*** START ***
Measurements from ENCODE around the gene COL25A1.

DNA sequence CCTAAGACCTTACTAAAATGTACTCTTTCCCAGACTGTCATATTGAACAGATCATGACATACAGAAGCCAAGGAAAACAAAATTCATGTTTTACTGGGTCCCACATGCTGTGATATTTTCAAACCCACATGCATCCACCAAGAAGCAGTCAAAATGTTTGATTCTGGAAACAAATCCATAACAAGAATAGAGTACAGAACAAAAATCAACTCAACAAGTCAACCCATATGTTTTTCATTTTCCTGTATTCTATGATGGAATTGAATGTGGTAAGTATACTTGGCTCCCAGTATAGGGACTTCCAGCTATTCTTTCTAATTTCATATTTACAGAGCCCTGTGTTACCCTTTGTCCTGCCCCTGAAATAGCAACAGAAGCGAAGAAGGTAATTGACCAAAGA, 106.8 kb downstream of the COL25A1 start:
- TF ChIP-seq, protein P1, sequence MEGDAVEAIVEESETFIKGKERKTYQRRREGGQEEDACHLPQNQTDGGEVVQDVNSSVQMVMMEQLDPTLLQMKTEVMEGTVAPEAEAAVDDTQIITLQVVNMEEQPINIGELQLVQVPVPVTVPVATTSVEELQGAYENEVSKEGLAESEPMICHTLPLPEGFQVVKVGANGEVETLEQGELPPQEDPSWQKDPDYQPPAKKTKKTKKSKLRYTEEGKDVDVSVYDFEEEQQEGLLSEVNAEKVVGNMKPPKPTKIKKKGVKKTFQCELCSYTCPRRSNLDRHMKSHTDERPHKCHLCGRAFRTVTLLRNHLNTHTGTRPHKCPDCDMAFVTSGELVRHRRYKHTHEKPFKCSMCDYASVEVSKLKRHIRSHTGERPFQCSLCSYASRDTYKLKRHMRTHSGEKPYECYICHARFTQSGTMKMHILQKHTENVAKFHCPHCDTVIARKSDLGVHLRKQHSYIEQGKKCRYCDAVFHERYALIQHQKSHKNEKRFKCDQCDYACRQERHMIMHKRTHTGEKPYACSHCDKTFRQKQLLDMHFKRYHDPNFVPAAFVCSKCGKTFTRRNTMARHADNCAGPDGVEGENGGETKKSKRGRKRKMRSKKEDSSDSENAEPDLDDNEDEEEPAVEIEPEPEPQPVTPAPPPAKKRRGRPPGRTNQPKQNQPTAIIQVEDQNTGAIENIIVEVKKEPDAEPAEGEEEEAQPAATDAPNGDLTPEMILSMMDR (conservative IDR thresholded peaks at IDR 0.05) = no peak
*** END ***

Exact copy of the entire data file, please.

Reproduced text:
Measurements from ENCODE around the gene COL25A1.

DNA sequence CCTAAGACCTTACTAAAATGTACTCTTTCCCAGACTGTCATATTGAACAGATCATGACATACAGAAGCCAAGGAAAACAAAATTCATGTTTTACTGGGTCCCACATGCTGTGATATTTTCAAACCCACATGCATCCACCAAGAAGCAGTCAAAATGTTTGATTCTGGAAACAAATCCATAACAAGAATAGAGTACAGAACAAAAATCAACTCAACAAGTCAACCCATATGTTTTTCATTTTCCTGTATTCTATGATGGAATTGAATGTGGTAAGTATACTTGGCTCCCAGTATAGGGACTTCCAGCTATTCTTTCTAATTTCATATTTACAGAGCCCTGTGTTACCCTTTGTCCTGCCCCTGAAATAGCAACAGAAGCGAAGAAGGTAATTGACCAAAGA, 106.8 kb downstream of the COL25A1 start:
- TF ChIP-seq, protein P1, sequence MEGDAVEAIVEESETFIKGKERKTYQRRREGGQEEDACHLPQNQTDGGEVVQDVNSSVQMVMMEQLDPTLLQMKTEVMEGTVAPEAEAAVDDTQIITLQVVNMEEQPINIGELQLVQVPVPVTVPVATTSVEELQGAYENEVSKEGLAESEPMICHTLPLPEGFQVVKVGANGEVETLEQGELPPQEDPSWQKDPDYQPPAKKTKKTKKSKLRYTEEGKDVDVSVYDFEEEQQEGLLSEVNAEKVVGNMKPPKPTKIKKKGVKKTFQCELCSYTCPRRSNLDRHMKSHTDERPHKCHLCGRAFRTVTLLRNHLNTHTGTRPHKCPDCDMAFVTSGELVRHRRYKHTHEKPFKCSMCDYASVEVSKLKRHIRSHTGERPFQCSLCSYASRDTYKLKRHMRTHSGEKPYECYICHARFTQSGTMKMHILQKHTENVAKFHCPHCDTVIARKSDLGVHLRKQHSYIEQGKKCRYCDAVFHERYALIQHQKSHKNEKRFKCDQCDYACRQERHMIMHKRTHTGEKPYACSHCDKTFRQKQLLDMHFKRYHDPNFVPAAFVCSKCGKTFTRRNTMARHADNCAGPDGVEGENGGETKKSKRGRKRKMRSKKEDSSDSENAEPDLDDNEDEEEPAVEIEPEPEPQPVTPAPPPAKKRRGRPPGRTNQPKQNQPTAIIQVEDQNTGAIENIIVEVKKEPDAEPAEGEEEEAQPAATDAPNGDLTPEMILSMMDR (conservative IDR thresholded peaks at IDR 0.05) = no peak